Most importantly, I should have mentioned the term “The Surround” was actually coined by Fred Turner for his book The Democratic Surround, which chronicles Meade and Bateson’s involvement in the development of multimedia and American Liberalism. There’s also a great interview with him by Howard Rheingold. I should have mentioned that in my original email, as Turner really is the main scholar and best source of information about this effort. He tends to be a little more forgiving of the pair than I might be, seeing less of an underlying drive for social control than I do.
Of course, what they were responding to – real Nazi fascism and Stalinist communism – were entirely more overt in their repression of human autonomy. But if anything, that just set the stage for an American response. It’s just that multimedia is more environmental than didactic. The landscape communicates.
My work has focused on how agendas get embedded in landscapes. The growth mandate of central currency got embedded into the business landscape to the extent that it’s accepted as a condition of nature – even though it was really just an artifact of colonialism. Individualism and personal choice were embedded in American culture by those who thought consumerism could drive a nation’s wealth.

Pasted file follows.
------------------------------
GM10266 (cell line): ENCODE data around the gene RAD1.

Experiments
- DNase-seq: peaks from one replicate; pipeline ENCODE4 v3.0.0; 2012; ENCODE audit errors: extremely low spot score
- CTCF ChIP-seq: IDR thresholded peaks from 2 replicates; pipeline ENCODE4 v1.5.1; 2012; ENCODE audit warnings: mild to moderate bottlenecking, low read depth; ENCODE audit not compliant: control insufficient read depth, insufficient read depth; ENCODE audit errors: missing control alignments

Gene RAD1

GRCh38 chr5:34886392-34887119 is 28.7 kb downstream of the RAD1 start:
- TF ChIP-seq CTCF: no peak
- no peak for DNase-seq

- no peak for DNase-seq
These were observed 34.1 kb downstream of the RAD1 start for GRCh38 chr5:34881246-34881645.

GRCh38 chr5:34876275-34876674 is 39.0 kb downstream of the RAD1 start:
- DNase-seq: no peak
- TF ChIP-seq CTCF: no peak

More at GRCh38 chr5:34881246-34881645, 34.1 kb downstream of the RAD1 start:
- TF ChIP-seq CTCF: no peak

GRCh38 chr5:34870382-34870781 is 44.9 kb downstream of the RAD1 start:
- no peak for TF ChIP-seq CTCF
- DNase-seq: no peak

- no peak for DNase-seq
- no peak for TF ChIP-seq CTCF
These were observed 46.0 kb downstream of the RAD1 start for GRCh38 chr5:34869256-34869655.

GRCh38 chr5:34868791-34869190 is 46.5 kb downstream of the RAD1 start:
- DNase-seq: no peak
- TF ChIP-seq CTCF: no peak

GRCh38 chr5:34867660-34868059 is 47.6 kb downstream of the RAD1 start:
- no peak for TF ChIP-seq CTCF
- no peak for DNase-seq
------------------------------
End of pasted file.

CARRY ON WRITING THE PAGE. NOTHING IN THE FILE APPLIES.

To recognize this, sometimes it’s necessary to review the history, recognize how this happened, and de-naturalize the stuff we take for granted. That’s what I’m trying to do with my books, documentaries, and comics as well: reveal the Oz-like efforts behind the curtain.
Aleister & Adolf is starting to get recognized by its intended audience as just such a story. Here’s one great analysis, here’s another relating it to our moment, and a probing interview. And here’s two hours with me and the artist Mike Oeming, on Fade to Black.